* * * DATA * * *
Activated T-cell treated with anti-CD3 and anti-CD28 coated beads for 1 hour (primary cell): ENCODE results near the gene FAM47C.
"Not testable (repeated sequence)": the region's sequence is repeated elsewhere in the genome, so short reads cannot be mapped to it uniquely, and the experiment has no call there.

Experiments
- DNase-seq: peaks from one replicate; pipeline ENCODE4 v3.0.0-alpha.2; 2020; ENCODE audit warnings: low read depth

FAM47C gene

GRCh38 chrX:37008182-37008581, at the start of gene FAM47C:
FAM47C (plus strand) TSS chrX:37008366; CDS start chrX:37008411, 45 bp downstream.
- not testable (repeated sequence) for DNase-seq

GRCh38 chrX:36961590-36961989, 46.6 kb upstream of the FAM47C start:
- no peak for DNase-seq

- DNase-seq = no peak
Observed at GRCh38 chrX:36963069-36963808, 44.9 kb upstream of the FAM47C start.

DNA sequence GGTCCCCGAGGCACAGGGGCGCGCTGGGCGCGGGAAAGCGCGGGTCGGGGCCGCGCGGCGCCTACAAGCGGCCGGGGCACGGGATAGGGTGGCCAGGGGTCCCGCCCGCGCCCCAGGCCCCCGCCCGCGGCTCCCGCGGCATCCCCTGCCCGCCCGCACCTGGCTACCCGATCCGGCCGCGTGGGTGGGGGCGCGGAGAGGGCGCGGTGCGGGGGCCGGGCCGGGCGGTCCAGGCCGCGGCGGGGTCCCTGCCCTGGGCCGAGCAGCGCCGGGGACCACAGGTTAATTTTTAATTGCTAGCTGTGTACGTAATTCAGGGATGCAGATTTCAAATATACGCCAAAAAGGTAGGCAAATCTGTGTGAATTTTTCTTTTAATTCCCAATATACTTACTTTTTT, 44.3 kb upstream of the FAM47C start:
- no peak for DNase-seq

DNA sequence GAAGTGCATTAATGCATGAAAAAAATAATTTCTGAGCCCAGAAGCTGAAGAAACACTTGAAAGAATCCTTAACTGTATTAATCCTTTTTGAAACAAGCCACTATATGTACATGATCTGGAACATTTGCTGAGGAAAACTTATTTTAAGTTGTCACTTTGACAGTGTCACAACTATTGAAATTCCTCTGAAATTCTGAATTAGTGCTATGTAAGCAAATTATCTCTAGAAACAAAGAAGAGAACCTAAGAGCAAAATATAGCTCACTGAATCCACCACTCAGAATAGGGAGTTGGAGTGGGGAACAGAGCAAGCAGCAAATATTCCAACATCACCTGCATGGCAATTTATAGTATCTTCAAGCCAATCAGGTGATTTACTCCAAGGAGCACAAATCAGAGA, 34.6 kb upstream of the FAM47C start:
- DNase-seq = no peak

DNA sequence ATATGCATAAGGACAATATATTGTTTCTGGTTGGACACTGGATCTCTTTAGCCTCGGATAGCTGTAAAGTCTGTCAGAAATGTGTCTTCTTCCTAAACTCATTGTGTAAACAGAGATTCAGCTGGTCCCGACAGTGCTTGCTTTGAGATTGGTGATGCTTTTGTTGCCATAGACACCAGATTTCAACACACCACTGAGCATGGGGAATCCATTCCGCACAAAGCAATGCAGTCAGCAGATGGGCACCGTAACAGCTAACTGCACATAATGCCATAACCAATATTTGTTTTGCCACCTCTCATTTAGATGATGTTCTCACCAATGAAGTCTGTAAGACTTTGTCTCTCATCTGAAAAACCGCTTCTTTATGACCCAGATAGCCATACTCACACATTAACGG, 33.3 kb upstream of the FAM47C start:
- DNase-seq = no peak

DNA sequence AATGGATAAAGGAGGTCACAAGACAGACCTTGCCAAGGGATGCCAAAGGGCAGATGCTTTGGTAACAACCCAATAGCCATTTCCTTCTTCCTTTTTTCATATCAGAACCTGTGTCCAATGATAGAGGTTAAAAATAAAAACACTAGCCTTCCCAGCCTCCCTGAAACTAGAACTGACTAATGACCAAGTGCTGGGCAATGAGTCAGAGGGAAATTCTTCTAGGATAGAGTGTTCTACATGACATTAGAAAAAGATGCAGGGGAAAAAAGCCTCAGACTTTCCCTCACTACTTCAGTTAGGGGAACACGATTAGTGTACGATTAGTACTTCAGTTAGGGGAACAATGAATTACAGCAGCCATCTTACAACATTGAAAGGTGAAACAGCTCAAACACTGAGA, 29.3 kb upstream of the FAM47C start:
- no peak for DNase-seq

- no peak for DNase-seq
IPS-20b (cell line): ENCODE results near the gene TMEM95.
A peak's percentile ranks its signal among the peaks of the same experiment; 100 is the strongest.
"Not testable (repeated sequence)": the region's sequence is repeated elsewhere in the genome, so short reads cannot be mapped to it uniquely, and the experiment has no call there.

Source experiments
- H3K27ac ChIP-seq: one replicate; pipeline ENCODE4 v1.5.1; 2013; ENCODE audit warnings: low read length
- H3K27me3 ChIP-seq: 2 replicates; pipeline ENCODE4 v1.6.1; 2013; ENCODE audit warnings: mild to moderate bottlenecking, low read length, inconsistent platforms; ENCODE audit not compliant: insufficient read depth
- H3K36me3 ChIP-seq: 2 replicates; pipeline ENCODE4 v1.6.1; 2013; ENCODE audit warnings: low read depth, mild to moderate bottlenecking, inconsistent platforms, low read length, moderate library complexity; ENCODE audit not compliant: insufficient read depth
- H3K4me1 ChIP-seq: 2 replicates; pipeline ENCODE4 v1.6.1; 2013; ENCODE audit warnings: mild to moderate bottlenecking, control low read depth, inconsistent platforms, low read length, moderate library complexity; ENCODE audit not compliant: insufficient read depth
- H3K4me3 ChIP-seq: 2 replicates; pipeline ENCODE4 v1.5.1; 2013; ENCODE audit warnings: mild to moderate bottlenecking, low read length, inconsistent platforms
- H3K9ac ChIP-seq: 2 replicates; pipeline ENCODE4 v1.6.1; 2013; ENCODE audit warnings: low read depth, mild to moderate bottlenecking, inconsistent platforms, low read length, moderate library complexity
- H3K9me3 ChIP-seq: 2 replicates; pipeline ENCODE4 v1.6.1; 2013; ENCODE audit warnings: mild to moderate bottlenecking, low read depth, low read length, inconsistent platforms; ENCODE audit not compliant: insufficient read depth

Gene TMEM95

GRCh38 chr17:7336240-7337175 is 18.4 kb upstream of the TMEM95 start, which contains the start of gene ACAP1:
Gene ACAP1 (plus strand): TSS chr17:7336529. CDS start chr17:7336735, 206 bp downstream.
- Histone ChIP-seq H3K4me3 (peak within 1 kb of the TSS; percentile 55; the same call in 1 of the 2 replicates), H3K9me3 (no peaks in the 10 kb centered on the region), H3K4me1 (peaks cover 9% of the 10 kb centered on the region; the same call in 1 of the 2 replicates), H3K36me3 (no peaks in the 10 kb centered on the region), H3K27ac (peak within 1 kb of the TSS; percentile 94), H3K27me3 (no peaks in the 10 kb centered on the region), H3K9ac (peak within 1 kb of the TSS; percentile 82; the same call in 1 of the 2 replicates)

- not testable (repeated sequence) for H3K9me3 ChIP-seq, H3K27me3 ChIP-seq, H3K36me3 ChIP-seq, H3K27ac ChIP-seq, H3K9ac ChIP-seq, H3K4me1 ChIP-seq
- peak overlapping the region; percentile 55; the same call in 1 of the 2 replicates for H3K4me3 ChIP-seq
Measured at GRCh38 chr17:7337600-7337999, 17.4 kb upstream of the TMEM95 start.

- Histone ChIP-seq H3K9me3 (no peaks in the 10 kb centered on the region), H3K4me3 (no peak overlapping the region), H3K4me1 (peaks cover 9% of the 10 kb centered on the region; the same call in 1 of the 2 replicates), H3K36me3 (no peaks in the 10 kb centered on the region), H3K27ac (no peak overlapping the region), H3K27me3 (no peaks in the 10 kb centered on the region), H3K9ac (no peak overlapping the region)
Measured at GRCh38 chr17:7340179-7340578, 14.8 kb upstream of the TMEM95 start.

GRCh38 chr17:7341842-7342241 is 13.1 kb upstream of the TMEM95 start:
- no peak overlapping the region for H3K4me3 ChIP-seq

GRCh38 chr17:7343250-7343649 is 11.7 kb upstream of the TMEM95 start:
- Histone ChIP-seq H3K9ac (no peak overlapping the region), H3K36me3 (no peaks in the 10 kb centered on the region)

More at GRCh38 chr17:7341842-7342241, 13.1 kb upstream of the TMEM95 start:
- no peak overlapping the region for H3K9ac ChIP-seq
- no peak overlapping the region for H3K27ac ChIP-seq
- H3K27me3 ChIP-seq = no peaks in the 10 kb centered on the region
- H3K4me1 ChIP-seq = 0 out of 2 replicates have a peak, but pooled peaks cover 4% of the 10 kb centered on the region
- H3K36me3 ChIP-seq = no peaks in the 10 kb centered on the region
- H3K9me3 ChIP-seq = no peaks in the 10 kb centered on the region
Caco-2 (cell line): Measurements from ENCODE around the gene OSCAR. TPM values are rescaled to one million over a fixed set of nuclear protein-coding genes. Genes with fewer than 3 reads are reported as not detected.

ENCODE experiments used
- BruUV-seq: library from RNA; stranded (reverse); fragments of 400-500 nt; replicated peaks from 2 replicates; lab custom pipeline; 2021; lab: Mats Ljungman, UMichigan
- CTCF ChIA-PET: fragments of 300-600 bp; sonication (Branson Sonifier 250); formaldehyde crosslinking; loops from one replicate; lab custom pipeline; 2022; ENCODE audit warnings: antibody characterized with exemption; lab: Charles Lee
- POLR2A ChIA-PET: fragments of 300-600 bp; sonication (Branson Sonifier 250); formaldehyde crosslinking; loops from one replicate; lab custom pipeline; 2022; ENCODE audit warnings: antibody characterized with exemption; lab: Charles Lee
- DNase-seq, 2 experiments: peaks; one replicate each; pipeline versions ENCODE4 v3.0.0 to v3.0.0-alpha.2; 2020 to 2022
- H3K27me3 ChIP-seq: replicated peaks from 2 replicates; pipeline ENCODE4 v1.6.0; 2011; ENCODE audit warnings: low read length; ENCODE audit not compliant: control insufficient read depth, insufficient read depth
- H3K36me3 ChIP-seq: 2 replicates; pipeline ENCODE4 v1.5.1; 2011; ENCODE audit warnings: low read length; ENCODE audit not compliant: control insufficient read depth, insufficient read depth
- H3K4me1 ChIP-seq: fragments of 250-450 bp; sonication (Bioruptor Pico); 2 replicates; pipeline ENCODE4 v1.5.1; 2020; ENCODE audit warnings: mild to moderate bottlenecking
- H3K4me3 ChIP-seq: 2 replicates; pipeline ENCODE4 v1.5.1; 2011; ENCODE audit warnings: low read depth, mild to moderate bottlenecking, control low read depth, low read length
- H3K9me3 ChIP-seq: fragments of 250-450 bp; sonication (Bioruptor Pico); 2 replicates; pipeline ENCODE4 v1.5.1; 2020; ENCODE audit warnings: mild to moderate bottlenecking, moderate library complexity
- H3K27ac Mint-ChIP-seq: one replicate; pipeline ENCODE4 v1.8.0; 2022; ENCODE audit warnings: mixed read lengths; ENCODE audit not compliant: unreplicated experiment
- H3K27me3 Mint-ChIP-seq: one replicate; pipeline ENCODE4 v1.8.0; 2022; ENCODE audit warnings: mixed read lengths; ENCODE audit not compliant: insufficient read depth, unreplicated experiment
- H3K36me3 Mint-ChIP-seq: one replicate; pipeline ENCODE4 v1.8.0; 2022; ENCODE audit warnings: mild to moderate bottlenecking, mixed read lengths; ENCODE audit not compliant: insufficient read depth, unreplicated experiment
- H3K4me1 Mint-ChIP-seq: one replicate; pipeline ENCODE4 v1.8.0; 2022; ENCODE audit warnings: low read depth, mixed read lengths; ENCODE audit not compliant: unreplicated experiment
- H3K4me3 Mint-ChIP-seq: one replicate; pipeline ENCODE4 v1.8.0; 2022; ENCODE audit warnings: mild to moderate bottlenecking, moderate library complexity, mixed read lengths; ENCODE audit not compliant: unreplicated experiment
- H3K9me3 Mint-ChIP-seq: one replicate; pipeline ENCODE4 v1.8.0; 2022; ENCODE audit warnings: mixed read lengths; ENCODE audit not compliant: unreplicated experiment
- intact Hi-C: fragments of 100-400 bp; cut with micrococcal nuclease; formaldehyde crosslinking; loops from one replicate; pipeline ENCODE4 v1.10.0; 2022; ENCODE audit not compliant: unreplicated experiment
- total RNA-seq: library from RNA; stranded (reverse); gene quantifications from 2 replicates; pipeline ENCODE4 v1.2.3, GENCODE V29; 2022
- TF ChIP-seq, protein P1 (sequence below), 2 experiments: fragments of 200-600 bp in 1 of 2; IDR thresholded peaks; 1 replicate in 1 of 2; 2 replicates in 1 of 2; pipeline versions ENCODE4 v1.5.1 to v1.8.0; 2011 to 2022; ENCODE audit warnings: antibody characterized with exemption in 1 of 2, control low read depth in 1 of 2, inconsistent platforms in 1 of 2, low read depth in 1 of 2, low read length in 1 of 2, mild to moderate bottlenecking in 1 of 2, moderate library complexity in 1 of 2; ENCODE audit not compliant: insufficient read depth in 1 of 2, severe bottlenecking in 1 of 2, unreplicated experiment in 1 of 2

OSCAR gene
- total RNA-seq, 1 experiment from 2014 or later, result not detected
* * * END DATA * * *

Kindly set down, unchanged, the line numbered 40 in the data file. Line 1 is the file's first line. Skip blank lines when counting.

- Histone ChIP-seq H3K9me3 (no peaks in the 10 kb centered on the region), H3K4me3 (no peak overlapping the region), H3K4me1 (peaks cover 9% of the 10 kb centered on the region; the same call in 1 of the 2 replicates), H3K36me3 (no peaks in the 10 kb centered on the region), H3K27ac (no peak overlapping the region), H3K27me3 (no peaks in the 10 kb centered on the region), H3K9ac (no peak overlapping the region)